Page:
Iranian officials vowed to carefully watch for any attempted espionage by international inspectors, who on Thursday were visiting a military complex that the United States alleges may be involved in nuclear weapons research.
Inspectors from the International Atomic Energy Agency, the U.N. nuclear watchdog agency, arrived in Iran on Wednesday for a visit to the huge Parchin military complex just outside the capital Tehran, according to state-run television.
Iran has said it will allow U.N. nuclear experts to take environmental samples from landscaped areas outside the military complex’s ammunition production workshops but it won’t allow them to inspect military equipment.
The IAEA has been pressing Tehran for months to be allowed to inspect the complex, long used to research, develop and produce ammunition, missiles and high explosives.
Officials at the Atomic Energy Organization of Iran confirmed Thursday that a four-member team of inspectors was heading to Parchin, but would not say Thursday evening if the visit had taken place. State media also remained silent on the subject.
At IAEA headquarters in Vienna, agency spokesman Mark Gwozdecky said Thursday only that a visit would take place: “I confirm that a team of IAEA inspectors is today conducting an inspection at Parchin, including the taking of environmental samples.”
In leaks to media last year, unidentified U.S. intelligence officials were quoted as saying Iran could be using a secured site at Parchin in research on high-explosive components for use in nuclear weapons. Iran repeatedly has denied allegations of a secret nuclear weapons programs, saying its nuclear activities are for peaceful energy purposes.
'Conventional' weapons secrets
“Iran’s red line for entry of IAEA inspectors into military sites, including Parchin, is to protect the secrets of the country’s conventional military capabilities,” top nuclear negotiator Hossein Mousavian was quoted as saying in Thursday’s government-owned daily “Iran.”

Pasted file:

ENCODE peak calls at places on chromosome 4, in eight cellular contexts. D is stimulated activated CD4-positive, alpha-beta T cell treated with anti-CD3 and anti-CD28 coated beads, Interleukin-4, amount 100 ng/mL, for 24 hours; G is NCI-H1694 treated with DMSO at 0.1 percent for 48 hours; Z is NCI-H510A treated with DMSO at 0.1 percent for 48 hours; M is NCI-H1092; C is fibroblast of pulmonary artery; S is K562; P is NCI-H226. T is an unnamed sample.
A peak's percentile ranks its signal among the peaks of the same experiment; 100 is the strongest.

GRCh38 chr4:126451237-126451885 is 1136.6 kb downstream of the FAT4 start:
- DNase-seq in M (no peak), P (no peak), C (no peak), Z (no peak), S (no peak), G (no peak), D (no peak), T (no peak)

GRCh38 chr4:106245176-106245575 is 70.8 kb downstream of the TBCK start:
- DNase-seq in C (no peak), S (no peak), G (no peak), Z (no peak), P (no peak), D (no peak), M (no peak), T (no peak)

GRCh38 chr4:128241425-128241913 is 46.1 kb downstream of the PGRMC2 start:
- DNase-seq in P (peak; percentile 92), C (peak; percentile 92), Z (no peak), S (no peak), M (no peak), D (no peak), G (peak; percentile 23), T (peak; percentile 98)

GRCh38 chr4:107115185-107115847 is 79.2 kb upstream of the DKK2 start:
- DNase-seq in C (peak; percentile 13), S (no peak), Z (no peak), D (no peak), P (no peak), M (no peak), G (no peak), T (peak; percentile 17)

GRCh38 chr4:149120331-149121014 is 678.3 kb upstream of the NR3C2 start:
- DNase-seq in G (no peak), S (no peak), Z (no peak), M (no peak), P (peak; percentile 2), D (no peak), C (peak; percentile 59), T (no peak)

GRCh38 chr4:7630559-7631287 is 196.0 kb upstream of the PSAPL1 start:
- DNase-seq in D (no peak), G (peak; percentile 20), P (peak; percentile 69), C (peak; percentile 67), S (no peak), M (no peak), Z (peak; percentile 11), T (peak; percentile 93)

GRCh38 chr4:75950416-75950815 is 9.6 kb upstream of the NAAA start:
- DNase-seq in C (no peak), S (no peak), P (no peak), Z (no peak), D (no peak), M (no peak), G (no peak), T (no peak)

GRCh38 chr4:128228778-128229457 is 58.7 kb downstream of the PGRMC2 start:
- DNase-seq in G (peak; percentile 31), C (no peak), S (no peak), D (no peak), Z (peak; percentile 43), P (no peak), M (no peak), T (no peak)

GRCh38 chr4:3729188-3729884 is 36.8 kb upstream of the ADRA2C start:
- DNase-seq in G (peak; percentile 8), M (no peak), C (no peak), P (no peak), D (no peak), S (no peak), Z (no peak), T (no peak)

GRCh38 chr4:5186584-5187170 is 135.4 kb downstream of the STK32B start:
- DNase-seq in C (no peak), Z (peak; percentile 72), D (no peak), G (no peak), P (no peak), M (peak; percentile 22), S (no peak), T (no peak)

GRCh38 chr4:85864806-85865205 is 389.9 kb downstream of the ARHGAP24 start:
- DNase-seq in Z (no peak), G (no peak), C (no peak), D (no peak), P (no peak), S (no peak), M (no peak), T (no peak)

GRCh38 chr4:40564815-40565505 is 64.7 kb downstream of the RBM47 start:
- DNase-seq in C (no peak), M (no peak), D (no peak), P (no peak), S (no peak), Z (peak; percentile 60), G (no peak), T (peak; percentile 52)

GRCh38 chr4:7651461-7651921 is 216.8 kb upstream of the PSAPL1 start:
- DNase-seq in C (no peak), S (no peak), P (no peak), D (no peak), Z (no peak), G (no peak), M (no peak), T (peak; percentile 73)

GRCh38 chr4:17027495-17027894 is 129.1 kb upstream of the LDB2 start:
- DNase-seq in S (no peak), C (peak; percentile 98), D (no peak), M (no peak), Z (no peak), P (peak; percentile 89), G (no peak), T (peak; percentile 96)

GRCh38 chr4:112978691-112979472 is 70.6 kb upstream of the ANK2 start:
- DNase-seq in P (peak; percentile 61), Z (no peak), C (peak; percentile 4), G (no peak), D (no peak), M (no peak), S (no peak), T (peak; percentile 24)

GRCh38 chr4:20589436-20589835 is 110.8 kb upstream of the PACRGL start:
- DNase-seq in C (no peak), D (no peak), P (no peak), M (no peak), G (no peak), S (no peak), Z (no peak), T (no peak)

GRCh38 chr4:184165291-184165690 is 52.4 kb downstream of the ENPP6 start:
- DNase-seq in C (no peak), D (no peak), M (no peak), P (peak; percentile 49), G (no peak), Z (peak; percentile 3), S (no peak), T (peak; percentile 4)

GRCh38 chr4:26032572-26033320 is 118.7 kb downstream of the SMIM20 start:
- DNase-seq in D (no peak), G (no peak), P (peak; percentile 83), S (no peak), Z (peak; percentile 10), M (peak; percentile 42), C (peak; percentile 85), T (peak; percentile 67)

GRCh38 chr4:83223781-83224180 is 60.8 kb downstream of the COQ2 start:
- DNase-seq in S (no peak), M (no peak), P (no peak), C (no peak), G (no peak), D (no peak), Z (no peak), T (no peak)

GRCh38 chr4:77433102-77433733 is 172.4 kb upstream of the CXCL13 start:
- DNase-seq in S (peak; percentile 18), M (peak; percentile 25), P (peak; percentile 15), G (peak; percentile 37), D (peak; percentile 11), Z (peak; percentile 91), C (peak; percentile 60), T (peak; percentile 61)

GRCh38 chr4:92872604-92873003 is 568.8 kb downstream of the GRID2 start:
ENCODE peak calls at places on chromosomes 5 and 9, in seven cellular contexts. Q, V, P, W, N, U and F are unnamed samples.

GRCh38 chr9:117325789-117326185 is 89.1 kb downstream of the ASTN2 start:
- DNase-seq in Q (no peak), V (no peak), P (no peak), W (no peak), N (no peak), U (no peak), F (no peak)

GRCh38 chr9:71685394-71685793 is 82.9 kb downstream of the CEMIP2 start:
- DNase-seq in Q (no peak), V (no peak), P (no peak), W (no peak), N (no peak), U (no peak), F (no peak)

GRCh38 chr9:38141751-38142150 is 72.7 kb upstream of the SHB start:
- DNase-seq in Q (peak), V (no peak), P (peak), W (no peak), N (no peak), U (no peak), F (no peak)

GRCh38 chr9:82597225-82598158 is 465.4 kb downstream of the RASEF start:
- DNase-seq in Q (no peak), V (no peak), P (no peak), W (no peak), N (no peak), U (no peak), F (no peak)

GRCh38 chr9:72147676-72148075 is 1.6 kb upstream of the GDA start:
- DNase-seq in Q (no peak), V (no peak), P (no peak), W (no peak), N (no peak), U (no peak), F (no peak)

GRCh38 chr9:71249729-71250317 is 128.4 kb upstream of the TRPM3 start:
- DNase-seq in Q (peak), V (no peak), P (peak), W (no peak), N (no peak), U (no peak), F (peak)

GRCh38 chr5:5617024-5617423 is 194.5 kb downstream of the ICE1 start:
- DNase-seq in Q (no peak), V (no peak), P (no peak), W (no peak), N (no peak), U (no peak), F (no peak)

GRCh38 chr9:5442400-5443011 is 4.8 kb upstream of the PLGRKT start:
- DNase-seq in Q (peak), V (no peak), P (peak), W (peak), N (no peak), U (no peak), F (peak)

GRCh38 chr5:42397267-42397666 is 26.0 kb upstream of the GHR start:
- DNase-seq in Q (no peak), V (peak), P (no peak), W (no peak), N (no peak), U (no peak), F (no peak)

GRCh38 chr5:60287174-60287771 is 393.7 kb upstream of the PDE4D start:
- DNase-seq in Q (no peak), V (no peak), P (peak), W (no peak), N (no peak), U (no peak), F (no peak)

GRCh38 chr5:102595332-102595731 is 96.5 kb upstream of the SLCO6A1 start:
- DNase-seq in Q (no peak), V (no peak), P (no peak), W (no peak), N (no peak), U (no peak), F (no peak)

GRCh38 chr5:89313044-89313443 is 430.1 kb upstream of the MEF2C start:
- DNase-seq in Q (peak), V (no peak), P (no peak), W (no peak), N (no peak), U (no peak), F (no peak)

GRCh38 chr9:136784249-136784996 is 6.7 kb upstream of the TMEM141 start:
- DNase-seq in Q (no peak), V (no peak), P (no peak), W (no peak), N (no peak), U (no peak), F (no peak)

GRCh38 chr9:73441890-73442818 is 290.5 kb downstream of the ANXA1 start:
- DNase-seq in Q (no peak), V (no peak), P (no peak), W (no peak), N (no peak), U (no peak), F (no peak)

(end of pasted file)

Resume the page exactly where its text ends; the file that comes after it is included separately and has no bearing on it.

“We have allowed (the IAEA) visit to our military sites, but we are watchful not to allow any espionage or intelligence theft from these sites,” the newspaper also quoted him as telling top military officials. It did not say when he addressed them.
Mousavian and other Iranian nuclear officials could not be reached for comment about the inspection, which journalists were not allowed to attend.
But Ali Akbar Salehi, a nuclear adviser to Foreign Minister Kamal Kharrazi, said Thursday the Parchin visit was a “transparency visit.”
Last year, Iran started implementing what is known as the Additional Protocol to the Nuclear Non-Proliferation Treaty. The protocol allows intrusive inspections of nuclear facilities, although it has not been approved by parliament.
“To prove its sincerity and transparency, Iran agreed to IAEA inspectors taking environmental samples that allows the agency to check whether any weapons-related activity has been carried out,” he said.
Under international pressure, Iran suspended uranium enrichment and all related activities in November, hoping to avoid U.N. Security Council sanctions. The IAEA agreed to police the suspension of Iran’s nuclear activities.